Organizations that are showing positive outcomes have two things in common--first, they recognize the need to keep the patient and caregiver at the center of the healthcare team. Second, they understand the importance of self-reflection and evaluation. They are taking the time to assess their core purpose and make sure their strategies and organizational culture sync up with their mission.
Hospital leaders, physicians, and other healthcare entities who want to stay relevant (and in business) need to better understand patients. These patients are their customer, and patients are the proprietors of their own health and health care.  As a result, there is a renewed effort to keep the consumer involved in matters of cost, quality, and access.
In addition, healthcare leaders are taking the time to reexamine their purpose and ensure that the strategies they put in place are meeting the needs of patients. I would encourage you to take time this week to exam your organization’s as well as your professional purpose. Are you working in line with what is important? At your next staff meeting, ask your colleagues if you, as a team, are meeting your mission through the services you provide and the work you are doing? Are you satisfied with the work you are doing? If not, what do you need to do to improve? Reflection allows you to be part of the solution and not continue the status quo.
In continuing with the thread of improving the patient experience, next week I will highlight some of the innovative programs organizations are implementing to ensure they are utilizing patients to strengthen the healthcare system. If you have a best practice you would to share, please email me at
Please share your thoughts and your insights on how you see our healthcare system functioning. Are you happy with it? Is it worth the dollars being spent? If not, what are you doing to address shortfalls?
To assist you in your reflections, I have shared articles that address value-based purchasing and how these strategies are working to improve  our healthcare system. I embedded the links into the titles so you can just click on the title read the articles.

Don't forget to sign up  by adding your email on the front page to ensure you receive all updates from Nurse Advocate.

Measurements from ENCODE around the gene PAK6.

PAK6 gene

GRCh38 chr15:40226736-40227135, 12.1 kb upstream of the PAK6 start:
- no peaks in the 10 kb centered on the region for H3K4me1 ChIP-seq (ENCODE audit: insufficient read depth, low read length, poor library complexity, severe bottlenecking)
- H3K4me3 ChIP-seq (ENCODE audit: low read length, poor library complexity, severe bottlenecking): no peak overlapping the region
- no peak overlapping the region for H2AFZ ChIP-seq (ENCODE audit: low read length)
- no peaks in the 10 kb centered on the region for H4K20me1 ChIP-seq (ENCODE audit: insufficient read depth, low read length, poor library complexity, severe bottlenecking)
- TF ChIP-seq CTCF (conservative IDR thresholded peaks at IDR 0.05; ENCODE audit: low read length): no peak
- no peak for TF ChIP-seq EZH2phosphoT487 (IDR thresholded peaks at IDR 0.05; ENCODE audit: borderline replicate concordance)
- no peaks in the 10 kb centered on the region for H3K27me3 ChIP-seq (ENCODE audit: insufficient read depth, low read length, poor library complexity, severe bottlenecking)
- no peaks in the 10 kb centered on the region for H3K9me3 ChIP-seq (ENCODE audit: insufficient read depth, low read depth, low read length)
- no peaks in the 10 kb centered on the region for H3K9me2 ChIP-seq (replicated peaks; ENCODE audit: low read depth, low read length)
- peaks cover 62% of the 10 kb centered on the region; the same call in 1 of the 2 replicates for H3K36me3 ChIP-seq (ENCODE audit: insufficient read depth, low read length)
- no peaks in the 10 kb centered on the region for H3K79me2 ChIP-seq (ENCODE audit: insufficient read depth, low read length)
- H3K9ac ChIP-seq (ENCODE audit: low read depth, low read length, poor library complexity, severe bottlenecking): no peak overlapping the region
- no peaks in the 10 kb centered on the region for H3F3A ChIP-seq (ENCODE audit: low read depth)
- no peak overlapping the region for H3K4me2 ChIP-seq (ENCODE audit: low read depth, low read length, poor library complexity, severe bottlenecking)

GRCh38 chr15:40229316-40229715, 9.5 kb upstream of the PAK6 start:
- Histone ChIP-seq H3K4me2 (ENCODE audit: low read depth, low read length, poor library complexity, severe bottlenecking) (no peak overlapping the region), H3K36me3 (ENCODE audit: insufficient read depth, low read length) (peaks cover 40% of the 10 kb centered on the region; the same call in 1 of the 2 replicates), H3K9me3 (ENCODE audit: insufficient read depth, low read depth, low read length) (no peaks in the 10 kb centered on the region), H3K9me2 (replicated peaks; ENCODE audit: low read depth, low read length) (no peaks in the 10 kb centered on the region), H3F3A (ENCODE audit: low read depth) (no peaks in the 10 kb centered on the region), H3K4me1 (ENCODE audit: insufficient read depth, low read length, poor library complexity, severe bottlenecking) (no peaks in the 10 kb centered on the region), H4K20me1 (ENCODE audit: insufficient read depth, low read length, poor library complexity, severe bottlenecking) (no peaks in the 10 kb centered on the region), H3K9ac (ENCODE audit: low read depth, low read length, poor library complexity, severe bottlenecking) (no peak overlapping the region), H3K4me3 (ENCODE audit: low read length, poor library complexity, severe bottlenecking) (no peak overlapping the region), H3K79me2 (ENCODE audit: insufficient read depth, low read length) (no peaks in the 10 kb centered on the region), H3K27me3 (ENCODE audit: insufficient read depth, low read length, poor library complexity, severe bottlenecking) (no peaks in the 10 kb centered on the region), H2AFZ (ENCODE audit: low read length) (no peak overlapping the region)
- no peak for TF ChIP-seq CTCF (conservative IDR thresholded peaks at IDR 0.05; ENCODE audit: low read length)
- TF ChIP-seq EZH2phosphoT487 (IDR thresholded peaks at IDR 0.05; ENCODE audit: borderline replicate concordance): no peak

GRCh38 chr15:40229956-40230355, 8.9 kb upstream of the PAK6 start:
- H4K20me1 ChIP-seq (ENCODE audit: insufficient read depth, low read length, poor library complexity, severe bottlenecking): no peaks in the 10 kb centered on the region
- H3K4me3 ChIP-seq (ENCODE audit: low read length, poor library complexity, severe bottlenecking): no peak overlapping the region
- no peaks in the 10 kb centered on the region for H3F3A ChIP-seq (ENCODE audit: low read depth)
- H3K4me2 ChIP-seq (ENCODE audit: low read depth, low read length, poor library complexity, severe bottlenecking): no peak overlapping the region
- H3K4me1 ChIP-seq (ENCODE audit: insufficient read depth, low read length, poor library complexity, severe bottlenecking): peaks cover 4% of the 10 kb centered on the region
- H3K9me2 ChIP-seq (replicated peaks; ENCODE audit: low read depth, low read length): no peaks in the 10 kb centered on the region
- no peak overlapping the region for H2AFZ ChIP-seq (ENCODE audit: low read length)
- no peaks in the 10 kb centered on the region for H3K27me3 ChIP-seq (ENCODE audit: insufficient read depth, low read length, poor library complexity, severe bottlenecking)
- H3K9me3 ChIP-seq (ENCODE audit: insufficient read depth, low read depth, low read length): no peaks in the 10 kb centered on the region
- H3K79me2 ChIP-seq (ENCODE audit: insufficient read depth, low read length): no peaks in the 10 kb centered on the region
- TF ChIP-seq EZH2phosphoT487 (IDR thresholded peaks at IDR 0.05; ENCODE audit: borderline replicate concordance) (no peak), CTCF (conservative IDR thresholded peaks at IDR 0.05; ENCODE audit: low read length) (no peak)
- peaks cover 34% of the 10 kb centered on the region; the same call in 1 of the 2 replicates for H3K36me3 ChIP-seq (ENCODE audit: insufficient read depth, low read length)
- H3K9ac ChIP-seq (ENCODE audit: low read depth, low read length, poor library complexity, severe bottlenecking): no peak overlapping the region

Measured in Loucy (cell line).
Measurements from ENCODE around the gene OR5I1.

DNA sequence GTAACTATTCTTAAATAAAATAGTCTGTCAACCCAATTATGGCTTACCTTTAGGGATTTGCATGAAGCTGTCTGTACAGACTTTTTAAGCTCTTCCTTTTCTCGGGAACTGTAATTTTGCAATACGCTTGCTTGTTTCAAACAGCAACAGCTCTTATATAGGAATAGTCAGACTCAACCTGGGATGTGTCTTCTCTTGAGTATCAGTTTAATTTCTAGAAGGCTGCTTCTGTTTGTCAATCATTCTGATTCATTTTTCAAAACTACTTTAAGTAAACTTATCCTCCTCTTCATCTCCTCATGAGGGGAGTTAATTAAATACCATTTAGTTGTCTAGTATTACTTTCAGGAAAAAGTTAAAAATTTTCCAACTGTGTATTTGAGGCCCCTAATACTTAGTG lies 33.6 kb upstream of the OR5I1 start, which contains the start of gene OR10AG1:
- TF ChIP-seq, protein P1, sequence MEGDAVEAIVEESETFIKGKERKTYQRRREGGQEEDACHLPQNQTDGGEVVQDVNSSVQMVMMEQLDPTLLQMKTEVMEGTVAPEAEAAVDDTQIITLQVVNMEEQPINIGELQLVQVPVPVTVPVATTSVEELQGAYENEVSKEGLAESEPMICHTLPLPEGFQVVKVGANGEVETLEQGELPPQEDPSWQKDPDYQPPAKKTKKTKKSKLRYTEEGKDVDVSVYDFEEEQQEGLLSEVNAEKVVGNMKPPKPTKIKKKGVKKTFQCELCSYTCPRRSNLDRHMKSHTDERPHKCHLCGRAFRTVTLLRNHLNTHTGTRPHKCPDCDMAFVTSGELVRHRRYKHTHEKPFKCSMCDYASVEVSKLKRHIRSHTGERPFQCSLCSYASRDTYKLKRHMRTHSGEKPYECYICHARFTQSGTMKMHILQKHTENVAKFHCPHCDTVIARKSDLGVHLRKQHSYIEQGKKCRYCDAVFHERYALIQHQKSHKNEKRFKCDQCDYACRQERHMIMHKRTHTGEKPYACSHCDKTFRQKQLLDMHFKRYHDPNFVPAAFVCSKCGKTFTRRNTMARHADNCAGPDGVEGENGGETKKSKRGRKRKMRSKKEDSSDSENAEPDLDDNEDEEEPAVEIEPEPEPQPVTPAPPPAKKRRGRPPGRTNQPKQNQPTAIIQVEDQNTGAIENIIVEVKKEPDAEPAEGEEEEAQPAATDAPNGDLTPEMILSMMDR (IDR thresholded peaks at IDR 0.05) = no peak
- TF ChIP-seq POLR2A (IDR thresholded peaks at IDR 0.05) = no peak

Have a good week! 

Going Beyond Expectations to Create a Culture of Caring

Welcome to the 2nd year of Nurse Advocate. I hope you and you and your family had a Merry Christmas and will have a Happy and Healthy 2016.

My husband and I did something different this year for the holidays and took a Panama Canal Cruise. We sailed on the Island Princess, a member of the Princess Cruise Line. The ship was beautifully decorated which put everyone in a festive spirit. Christmas was spent at Sea, allowing for a relaxed day. New Years was spent in the Caribbean Sea after transferring through the Panama Canal, which was an exciting experience.

The ship provided lectures on the history of the Canal along with a few documentary films to prepare passengers for the crossing which added to the experience.  I did not know a lot about the history of the Canal and was glad to learn how the project came to fruition and was impressed with how it is still working 100 years later. Here is a link if you want to learn more the Panama Canal.

Throughout our trip, we experienced calm seas and smooth sailing for all but two of the 15 days. We traveled 4,701 miles from Los Angeles through the Canal and then back to Ft Lauderdale. Ports included Cabo St. Lucas, Nicaragua, Costa Rica, Cartagena, Columbia and Grand Cayman. It was a trip of a lifetime and a wonderful way to spend the holidays.

Besides the Port of Calls, the beautiful ship, and great activities, I also took in the diversity of the crew that was made up of people from over 50 countries! In talking to many members of the crew, I was impressed with their sense of adventure and their courage. Most were young (early 20s-mid 30s). For many this was their first assignment as well as their first time living away from their families. Contracts are usually 4-6 months’ time frame. The crew works seven days a week and long hours. It was not unusual to see the same people at breakfast at 8 am and again in the dining room at 10 pm, serving the guest, making conversations with couples or those alone, and doing their chores.